Trade Results For AT&T And Friday Q&A

Trade Results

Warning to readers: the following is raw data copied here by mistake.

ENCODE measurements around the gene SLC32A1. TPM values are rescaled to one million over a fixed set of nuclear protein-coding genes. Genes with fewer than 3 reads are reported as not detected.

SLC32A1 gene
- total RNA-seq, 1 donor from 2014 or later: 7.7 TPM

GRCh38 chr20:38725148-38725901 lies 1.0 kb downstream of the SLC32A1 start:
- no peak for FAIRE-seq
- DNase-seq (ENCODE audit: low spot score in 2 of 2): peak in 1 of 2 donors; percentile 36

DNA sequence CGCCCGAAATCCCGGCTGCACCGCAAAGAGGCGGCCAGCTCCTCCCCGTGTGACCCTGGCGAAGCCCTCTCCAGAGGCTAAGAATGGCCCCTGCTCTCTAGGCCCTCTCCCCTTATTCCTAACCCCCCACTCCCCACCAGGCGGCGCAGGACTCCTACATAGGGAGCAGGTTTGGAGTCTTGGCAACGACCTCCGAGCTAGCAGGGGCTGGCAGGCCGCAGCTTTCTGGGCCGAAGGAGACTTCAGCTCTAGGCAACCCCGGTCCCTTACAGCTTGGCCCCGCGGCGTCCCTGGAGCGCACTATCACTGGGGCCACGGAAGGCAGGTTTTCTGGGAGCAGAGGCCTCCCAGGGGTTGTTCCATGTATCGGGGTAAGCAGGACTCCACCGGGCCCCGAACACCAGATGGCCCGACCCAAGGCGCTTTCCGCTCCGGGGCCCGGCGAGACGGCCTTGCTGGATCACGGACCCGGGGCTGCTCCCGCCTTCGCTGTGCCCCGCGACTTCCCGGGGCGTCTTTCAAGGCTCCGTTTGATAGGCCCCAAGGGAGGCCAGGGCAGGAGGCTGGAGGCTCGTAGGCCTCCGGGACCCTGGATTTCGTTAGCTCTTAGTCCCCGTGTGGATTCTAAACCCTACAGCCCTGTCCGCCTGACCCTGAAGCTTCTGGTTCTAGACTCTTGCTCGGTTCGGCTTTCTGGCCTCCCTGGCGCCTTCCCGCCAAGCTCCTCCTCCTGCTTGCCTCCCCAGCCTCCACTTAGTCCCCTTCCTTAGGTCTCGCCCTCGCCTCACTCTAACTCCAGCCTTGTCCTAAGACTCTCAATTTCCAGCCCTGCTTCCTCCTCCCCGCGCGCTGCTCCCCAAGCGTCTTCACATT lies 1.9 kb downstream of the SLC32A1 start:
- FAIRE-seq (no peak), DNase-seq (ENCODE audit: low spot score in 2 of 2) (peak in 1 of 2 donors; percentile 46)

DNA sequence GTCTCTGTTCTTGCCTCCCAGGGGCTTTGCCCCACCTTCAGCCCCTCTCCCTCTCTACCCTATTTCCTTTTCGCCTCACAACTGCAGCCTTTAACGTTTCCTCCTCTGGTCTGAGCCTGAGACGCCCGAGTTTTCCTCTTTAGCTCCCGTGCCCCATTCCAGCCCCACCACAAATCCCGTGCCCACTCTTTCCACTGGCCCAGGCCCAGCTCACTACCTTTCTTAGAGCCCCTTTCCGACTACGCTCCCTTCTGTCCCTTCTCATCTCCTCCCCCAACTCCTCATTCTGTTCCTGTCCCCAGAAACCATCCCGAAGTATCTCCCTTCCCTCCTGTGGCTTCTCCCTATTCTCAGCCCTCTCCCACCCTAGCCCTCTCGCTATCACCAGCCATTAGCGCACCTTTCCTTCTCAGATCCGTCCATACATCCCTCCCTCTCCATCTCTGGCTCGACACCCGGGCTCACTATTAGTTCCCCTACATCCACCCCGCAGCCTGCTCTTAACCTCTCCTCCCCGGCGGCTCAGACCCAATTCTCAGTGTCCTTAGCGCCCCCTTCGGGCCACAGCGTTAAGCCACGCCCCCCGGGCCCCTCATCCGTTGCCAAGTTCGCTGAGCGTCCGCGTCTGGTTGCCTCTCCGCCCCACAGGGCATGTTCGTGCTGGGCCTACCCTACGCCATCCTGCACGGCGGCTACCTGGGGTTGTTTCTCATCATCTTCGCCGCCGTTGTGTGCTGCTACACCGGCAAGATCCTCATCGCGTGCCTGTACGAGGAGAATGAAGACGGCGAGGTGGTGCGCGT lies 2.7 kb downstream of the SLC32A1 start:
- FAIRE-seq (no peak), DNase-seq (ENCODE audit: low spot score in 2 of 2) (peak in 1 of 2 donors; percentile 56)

Hello Smart Option Sellers! AT&T (T) Wow, amazing we're already in September. Wasn't it just June? Time flies, but we're still here "grabbing that cash"! We were filled on yesterday's new put-sell trade on T. Here's what we did: Sold (sold-to-open) the T January 2018 $31 put options for an official sale price of $.26 per contract as an opening transaction (sold-to-open). If you had your order in yesterday, then you should've had no problem getting filled. All the trades occurred between $.25 - $.27 per contract, with $.26 per being our official mark. As I type this morning, the current market on this put option is $.25 bid/$.26 offer, so if you haven't placed your order yet, you should be able to sell it at $.25 per contract. Remember, do not sell for anything less than $.25 per contract. Friday Q&A I'm going to dedicate today's Q&A session to questions that have come in for the Warren Buffett report that I wrote, because quite frankly, those are the only questions that are coming in! If you don't know what I'm talking about, you can have a look for yourself using the link in the section below. This report uses one of the strategies that I outline in my book, and quite honestly, I'm not sure why everyone isn't using it yet. It has the capability of saving you thousands of dollars on your stock investments, which in turn reduces your risk by thousands of dollars. And not only that, it can easily triple your returns. And lastly, I outline a super easy way to use this strategy to piggyback Warren Buffett's investments. I mean, come on! Not only am I showing you how to follow the greatest investor of all time, but I'm showing you a way to do it for thousands of dollars less while reaping triple the returns. If you haven't considered reading this report yet, I highly suggest you do it soon. My goal is to help all my members save money, make money, and have fun doing it. The link is below near the end of this alert. Q: Hi Lee. When doing DITM calls and starting maybe a year out and as deep as possible, do we then play with shortening the time line until we reach a Delta of 1.00 with a time lime as short as possible? For instance if we have a Delta of 1.00 a year out and we still can find a Delta of 1.00 at 7 months out do we go for the 7 mos position to shorten the turnaround? Or is time more important for success so we always want to stay a year out or so? A: Before I answer these questions, I want to be fair to those who spent the super cheap $10 to buy the report, so I can't give all the details away here. But I will answer them just enough so the readers can understand the strategy better. When doing the DITM strategy, the goal is to be in the play for as long as possible because this is a stock you want for a long-term hold. The less turnover the better.